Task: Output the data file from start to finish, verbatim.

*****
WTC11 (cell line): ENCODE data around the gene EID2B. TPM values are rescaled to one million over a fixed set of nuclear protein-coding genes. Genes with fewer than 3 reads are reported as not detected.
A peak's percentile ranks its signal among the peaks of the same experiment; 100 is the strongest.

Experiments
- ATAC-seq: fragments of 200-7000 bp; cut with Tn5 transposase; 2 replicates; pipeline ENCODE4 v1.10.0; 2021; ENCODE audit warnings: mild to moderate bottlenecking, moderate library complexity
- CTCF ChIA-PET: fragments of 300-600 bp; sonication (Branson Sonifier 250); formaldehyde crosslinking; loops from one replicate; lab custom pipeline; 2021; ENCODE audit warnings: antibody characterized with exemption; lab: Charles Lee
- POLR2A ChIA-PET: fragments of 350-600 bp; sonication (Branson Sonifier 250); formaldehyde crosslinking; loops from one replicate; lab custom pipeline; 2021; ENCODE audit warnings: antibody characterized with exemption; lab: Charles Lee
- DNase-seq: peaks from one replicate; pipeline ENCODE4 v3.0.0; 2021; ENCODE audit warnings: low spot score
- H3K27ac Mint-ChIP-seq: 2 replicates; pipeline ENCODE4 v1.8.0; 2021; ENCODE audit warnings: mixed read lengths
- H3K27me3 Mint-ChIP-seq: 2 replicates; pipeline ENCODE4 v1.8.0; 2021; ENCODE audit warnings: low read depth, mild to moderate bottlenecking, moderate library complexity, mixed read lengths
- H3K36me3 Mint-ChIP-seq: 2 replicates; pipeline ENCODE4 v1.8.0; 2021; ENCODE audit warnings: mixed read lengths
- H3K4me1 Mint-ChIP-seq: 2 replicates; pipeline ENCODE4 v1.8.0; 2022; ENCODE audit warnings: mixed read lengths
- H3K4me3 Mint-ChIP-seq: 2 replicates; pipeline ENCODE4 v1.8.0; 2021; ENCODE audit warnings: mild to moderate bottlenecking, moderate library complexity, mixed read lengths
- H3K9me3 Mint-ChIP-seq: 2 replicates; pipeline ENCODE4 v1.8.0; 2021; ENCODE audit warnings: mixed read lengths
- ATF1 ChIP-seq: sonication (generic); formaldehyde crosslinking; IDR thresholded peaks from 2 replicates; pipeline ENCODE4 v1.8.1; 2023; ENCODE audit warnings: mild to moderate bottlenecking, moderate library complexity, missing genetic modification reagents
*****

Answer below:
WTC11 (cell line): ENCODE data around the gene EID2B. TPM values are rescaled to one million over a fixed set of nuclear protein-coding genes. Genes with fewer than 3 reads are reported as not detected.
A peak's percentile ranks its signal among the peaks of the same experiment; 100 is the strongest.

Experiments
- ATAC-seq: fragments of 200-7000 bp; cut with Tn5 transposase; 2 replicates; pipeline ENCODE4 v1.10.0; 2021; ENCODE audit warnings: mild to moderate bottlenecking, moderate library complexity
- CTCF ChIA-PET: fragments of 300-600 bp; sonication (Branson Sonifier 250); formaldehyde crosslinking; loops from one replicate; lab custom pipeline; 2021; ENCODE audit warnings: antibody characterized with exemption; lab: Charles Lee
- POLR2A ChIA-PET: fragments of 350-600 bp; sonication (Branson Sonifier 250); formaldehyde crosslinking; loops from one replicate; lab custom pipeline; 2021; ENCODE audit warnings: antibody characterized with exemption; lab: Charles Lee
- DNase-seq: peaks from one replicate; pipeline ENCODE4 v3.0.0; 2021; ENCODE audit warnings: low spot score
- H3K27ac Mint-ChIP-seq: 2 replicates; pipeline ENCODE4 v1.8.0; 2021; ENCODE audit warnings: mixed read lengths
- H3K27me3 Mint-ChIP-seq: 2 replicates; pipeline ENCODE4 v1.8.0; 2021; ENCODE audit warnings: low read depth, mild to moderate bottlenecking, moderate library complexity, mixed read lengths
- H3K36me3 Mint-ChIP-seq: 2 replicates; pipeline ENCODE4 v1.8.0; 2021; ENCODE audit warnings: mixed read lengths
- H3K4me1 Mint-ChIP-seq: 2 replicates; pipeline ENCODE4 v1.8.0; 2022; ENCODE audit warnings: mixed read lengths
- H3K4me3 Mint-ChIP-seq: 2 replicates; pipeline ENCODE4 v1.8.0; 2021; ENCODE audit warnings: mild to moderate bottlenecking, moderate library complexity, mixed read lengths
- H3K9me3 Mint-ChIP-seq: 2 replicates; pipeline ENCODE4 v1.8.0; 2021; ENCODE audit warnings: mixed read lengths
- ATF1 ChIP-seq: sonication (generic); formaldehyde crosslinking; IDR thresholded peaks from 2 replicates; pipeline ENCODE4 v1.8.1; 2023; ENCODE audit warnings: mild to moderate bottlenecking, moderate library complexity, missing genetic modification reagents